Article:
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D. J. Bettencourt and the art of hateful ad hominem

April 4, 2011

With but a few keystrokes to his Facebook page, D. J. Bettencourt, Republican majority leader of the New Hampshire State House, has secured his forever-unerasable place in cyberhistory as a poster boy of irrational hatred of the Church.

Bettencourt’s Facebook post describing Manchester NH Bp. John McCormack as a “pedophile pimp who should have been led away from the State House in handcuffs” was hurled at the prelate, after the bishop voiced disagreement with, of all things, some proposed state spending cuts! Bettencourt’s jaw-droppingly false accusations show how instantaneously insults can, and probably will for the foreseeable future, be levied at any Catholic bishop who dares to exercise his civil right of free speech regarding public issues. But, that such overt intimidation of a citizen was practiced by an elected pubic figure—one sworn, I presume, to defend constitutional liberties—simply defies description. Is Bettencourt really the face of New Hampshire’s Republican Party?

Bettencourt could have, if he wished, expressed strong disagreement with McCormack’s theory of governmental responsibility, or at least with the bishop’s facile assumption that governments can draw on an inexhaustible money pit. I, for one, would have been happy to offer some talking points for such reasonable rebuttals. Bettencourt could have even, if he wished, (but a different context would have been much better) criticized McCormack’s role in the Boston clergy abuse scandal, though I gather that in doing so Bettencourt would have only re-aired points that McCormack seems basically to have conceded.

Instead, Bettencourt insulted the bishop with a crude ad hominen attack utterly unconnected to the issue before them, and twice accused the bishop of civil crimes warranting immediate arrest, namely, pedophilia and pimping. In writing. Politics can occasion some pretty harsh descriptions of one’s opponents, I know, but it should never, ever, excuse an elected leader’s public leveling of plainly criminous accusations against a fellow citizen who disagrees with the politician, absent, at least, immediately proffered evidence that backs up the claim of crimes.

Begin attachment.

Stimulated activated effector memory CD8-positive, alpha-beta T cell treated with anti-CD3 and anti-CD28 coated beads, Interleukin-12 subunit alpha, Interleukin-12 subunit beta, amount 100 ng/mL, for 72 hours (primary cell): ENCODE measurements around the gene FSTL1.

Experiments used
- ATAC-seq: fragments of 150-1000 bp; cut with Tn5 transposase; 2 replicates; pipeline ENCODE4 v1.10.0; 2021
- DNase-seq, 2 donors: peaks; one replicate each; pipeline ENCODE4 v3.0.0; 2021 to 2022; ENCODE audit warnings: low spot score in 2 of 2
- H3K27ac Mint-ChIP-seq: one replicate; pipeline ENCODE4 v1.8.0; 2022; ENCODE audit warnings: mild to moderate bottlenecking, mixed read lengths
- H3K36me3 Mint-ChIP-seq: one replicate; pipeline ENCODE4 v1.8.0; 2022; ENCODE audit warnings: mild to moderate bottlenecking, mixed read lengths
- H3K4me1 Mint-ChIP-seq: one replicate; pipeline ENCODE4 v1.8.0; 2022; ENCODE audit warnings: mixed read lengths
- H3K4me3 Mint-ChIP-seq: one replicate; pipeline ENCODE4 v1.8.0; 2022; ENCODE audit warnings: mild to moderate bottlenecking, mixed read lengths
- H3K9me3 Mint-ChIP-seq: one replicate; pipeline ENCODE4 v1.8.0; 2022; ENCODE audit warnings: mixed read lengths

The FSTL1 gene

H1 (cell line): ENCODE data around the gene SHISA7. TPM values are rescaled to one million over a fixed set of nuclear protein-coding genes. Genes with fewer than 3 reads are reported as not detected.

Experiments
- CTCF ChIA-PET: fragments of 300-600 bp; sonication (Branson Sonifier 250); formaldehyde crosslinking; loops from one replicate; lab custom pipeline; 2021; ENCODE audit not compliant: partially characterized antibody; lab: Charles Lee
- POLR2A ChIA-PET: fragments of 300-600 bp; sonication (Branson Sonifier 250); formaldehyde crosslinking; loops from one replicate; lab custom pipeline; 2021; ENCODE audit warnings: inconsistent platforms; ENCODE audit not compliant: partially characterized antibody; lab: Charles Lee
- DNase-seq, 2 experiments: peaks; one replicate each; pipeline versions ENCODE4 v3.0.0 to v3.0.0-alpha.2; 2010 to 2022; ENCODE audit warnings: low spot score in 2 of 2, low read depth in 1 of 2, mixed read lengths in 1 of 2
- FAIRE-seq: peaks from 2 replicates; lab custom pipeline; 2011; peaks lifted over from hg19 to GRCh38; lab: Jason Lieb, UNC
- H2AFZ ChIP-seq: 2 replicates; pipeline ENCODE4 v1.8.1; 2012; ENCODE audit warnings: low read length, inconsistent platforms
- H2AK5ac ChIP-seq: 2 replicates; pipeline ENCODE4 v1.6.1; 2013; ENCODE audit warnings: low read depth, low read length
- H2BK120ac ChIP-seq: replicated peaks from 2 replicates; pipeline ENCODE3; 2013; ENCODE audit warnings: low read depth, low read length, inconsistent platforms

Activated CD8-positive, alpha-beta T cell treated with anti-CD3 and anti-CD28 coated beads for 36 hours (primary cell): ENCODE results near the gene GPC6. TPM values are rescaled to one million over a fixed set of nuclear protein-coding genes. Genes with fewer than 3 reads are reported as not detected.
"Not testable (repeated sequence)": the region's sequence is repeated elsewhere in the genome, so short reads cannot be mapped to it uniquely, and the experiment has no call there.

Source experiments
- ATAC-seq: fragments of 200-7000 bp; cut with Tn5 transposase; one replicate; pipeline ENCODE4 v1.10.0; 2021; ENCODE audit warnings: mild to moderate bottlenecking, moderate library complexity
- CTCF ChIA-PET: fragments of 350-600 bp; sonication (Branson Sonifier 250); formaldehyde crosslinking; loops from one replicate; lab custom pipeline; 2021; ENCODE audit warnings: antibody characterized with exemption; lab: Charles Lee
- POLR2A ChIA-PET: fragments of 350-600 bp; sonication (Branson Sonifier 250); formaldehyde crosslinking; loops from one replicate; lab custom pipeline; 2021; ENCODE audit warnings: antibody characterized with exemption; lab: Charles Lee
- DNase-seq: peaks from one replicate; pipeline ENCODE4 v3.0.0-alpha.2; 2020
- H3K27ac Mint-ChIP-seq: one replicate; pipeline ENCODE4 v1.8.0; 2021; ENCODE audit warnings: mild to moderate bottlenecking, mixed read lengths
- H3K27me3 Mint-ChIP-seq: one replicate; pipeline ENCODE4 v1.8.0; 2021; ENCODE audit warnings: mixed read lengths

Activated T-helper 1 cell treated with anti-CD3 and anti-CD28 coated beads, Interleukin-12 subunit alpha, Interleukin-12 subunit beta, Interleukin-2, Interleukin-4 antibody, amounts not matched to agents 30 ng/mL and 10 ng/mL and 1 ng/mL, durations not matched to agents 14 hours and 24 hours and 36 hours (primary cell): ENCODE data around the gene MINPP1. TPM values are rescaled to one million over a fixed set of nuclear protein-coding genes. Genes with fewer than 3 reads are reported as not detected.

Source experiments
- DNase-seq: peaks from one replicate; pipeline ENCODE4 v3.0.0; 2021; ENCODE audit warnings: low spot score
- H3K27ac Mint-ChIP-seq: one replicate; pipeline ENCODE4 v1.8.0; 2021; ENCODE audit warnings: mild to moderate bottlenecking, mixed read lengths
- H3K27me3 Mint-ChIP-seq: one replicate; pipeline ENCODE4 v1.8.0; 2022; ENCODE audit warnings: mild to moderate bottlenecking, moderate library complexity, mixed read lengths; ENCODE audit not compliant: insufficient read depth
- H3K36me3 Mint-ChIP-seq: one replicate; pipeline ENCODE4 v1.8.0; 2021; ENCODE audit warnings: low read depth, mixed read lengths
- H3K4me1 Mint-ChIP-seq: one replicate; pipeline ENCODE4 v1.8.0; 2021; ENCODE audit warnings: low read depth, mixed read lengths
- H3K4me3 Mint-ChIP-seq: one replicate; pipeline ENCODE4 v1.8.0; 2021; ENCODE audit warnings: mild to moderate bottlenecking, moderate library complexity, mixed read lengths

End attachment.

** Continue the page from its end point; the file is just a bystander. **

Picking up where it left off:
So, does Bettencourt have evidence that McCormack engaged in pedophilia? Does he have evidence that the bishop worked as a pimp? If he does not, then, even though Bettencourt can never erase his vile words, he can at least apologize for them. Immediately.

Meanwhile, New Hampshire Republicans might want to start thinking about finding a new face to represent, if not their fiscal responsibility goals, at least their method of defending them. Or not, if they are comfortable with Bettencourt’s judgment going into the next election cycle. + + +

Same Day Update: J. D. Bettencourt has just published a long, ‘I’m-not-sorry-for-what-I-said-but-I-am-sorry-for-how-I-said-it’ letter to Bp. McCormack. But, is it not obvious, the problem with Bettencourt’s original attack was precisely what he said, not simply how he said it. Bettencourt publicly, in writing, accused McCormack of grave civil crimes. Those accusations must either be substantiated, or withdrawn. Meanwhile New Hampshire’s Republican leadership seems to be digging for Bettencourt. What are they thinking?

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